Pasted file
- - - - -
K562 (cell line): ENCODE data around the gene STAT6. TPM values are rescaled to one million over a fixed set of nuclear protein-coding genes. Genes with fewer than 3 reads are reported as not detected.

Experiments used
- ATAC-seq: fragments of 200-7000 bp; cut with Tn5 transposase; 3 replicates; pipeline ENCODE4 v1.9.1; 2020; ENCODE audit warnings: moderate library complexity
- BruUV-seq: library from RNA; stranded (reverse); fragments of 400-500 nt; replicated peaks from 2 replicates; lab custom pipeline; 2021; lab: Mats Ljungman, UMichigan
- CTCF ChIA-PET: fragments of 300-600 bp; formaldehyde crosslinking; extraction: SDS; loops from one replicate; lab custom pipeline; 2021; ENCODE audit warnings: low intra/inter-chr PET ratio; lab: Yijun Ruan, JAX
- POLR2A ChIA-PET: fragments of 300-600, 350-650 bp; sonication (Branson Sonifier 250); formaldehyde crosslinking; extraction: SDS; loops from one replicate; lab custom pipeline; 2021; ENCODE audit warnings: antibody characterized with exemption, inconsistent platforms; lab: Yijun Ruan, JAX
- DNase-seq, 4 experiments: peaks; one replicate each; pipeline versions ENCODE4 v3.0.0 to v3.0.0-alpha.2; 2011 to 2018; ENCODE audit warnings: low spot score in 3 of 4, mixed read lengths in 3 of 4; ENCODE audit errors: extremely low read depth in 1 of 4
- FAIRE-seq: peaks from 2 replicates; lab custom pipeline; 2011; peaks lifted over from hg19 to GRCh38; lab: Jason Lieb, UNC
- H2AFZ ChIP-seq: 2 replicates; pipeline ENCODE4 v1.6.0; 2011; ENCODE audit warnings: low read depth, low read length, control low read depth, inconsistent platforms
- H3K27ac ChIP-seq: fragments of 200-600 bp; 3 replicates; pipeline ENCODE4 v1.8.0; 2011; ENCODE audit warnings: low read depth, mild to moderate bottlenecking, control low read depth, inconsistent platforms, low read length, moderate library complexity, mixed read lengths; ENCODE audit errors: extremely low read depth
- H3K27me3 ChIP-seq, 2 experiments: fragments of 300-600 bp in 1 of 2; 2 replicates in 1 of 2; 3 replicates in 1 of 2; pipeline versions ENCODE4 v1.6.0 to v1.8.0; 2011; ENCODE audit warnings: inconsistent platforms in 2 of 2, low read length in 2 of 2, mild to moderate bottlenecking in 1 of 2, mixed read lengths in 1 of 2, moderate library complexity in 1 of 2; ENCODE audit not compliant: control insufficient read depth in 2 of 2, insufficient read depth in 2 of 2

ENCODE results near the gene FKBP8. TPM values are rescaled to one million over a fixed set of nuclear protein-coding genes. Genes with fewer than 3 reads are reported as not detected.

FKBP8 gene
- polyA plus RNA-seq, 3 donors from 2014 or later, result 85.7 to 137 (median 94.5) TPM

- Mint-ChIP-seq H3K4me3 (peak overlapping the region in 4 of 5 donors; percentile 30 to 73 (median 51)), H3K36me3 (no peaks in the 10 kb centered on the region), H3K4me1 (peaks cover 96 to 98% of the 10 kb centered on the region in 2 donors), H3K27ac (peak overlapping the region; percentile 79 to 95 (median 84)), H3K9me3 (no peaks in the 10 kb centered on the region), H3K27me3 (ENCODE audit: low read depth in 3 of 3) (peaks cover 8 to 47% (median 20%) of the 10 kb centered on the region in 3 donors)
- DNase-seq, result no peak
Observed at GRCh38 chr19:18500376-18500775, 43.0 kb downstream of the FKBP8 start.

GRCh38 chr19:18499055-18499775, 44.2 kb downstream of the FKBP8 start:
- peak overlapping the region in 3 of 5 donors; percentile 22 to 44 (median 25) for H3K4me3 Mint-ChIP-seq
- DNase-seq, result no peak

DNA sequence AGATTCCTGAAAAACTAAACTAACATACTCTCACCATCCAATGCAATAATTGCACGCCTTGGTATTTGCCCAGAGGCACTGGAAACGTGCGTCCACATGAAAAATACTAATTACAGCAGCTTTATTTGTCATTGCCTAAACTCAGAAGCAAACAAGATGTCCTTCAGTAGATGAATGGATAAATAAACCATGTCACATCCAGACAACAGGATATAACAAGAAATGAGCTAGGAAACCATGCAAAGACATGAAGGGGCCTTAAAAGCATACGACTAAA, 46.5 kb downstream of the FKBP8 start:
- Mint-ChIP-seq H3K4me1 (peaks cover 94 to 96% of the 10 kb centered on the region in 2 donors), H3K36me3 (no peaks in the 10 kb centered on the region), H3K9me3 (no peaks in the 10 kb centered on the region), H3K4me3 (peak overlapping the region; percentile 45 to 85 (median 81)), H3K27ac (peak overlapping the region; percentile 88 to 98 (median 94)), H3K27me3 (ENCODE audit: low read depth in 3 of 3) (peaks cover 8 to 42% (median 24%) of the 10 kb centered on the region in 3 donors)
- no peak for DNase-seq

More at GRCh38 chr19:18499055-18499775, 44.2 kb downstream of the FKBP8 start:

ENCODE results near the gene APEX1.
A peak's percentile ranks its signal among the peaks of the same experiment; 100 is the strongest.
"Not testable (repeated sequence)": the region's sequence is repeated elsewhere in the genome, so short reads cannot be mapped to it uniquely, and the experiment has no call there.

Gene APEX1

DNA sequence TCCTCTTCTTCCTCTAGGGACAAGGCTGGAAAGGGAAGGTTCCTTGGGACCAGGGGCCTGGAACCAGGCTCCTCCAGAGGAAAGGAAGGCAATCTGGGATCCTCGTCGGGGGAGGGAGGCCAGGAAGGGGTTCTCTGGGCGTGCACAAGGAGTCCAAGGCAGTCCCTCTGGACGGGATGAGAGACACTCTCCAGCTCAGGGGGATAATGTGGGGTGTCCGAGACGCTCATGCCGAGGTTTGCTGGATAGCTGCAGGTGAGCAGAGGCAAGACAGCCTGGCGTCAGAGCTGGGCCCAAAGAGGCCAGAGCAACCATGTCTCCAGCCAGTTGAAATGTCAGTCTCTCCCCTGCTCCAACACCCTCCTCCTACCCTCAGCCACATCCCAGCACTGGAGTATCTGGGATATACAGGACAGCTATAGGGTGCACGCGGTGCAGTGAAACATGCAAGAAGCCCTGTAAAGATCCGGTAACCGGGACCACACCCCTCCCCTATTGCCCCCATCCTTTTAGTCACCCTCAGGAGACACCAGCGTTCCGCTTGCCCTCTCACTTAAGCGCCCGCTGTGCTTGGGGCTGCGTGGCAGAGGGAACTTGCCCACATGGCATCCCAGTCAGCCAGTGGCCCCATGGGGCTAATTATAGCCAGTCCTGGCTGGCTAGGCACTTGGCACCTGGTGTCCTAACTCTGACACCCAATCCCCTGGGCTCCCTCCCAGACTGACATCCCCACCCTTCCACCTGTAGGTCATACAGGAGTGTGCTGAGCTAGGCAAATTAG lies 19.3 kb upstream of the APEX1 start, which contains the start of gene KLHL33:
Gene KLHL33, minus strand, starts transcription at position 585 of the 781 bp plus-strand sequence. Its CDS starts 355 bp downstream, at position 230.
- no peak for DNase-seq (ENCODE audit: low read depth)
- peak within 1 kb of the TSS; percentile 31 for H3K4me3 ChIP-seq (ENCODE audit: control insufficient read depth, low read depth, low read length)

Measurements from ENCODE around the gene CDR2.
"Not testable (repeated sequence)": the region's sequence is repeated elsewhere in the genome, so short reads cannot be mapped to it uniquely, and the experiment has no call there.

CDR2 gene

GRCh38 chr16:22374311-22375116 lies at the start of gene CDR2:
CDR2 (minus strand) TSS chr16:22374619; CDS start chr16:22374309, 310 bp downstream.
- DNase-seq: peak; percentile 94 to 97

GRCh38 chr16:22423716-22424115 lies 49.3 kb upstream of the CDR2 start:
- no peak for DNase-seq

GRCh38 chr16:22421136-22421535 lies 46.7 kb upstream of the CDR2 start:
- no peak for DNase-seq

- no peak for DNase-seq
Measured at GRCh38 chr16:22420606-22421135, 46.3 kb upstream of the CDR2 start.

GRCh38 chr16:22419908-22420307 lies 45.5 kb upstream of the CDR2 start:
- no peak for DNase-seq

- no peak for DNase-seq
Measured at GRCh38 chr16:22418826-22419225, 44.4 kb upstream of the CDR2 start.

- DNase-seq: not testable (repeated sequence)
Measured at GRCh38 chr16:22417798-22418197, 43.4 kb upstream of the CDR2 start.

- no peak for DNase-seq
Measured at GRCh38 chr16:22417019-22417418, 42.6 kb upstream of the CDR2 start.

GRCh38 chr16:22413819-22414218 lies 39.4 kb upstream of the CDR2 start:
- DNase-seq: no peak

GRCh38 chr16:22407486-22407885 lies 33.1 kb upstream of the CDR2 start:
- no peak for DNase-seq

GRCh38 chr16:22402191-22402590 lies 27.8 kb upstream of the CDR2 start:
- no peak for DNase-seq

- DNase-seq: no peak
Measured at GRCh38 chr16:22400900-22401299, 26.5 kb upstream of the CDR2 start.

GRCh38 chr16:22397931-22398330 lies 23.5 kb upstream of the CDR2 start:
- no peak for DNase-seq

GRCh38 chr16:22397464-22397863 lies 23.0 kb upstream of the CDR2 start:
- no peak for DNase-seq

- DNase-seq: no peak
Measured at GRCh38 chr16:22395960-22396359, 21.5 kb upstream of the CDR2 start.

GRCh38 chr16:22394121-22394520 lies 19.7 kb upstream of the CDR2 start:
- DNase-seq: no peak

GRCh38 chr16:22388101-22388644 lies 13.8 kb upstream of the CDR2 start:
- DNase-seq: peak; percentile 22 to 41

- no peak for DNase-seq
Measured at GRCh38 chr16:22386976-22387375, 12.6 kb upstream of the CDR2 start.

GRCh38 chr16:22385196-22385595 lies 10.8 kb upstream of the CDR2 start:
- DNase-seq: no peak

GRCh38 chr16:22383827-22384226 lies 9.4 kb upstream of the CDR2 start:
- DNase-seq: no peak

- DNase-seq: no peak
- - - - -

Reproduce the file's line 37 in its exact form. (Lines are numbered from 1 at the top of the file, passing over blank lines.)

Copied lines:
CDR2 (minus strand) TSS chr16:22374619; CDS start chr16:22374309, 310 bp downstream.